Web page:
A case series of 114 patients diagnosed with chronic meningitis in Thailand found C neoformans to be the most common causative agent (54%).17 Seventy-nine percent of patients with C neoformans were HIV-positive. The second most common cause of chronic meningitis in this case series was M tuberculosis (37%).17
A case report published in 2005 discussed the difficulty of diagnosing chronic meningitis in a patient who had capsule-deficient C neoformans.18 It is important to consider this possibility when antigen tests are negative but strong suspicion of chronic meningitis exists.
Viral: There are many viral causes of meningitis, among them HIV, cytomegalovirus, zoster, herpes simplex virus, enteroviruses, and Epstein-Barr virus. Lymphocytosis, increased protein levels, and normal glucose levels usually are found. Therapies for herpesviruses (IV acyclovir) and HIV (highly active antiretroviral therapy) are used, but there are no antiviral therapies specifically for chronic meningitis. Vaccines help prevent meningitis caused by polio and zoster viruses.1,6,7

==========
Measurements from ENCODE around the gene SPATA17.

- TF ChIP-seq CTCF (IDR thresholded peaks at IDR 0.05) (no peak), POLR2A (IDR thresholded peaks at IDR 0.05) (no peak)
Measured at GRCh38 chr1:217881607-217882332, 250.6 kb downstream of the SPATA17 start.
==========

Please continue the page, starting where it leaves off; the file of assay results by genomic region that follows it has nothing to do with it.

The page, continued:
Parasitic: Parasitic causes of chronic meningitis include Taenia solium, Angiostrongylus cantonensis, Toxoplasma gondii, and Acanthamoeba species.6,7 The larval form of T solium, a pork tapeworm, is responsible for cysticercosis, a disease that can affect subcutaneous, muscle, or central nervous system (CNS) tissue. Cysticercosis is the most common parasitic infection of the CNS. It is most common in Latin America, Asia, Africa, and parts of Europe. It can be asymptomatic, but sometimes symptoms such as severe headache, seizures, vision changes, and ischemic cerebrovascular disease may occur.19 CSF findings usually include elevated protein levels, normal glucose levels, and eosinophilia.19,20
About half of patients who develop cysticercosis present with meningitis. A case report published in 2006 described a patient who had worked in Madagascar (where she occasionally ate raw pork) for a year in the 1970s and was diagnosed with chronic cysticercal meningitis 30 years after skin manifestations that responded clinically to treatment.19 The patient had a complete clinical recovery from meningitis after treatment with albendazole 400 mg twice daily orally for 15 days, then 400 mg/day orally for 15 days (dose decreased owing to gastrointestinal [GI] side effects) and prednisone 60 mg/day orally for 3 days.19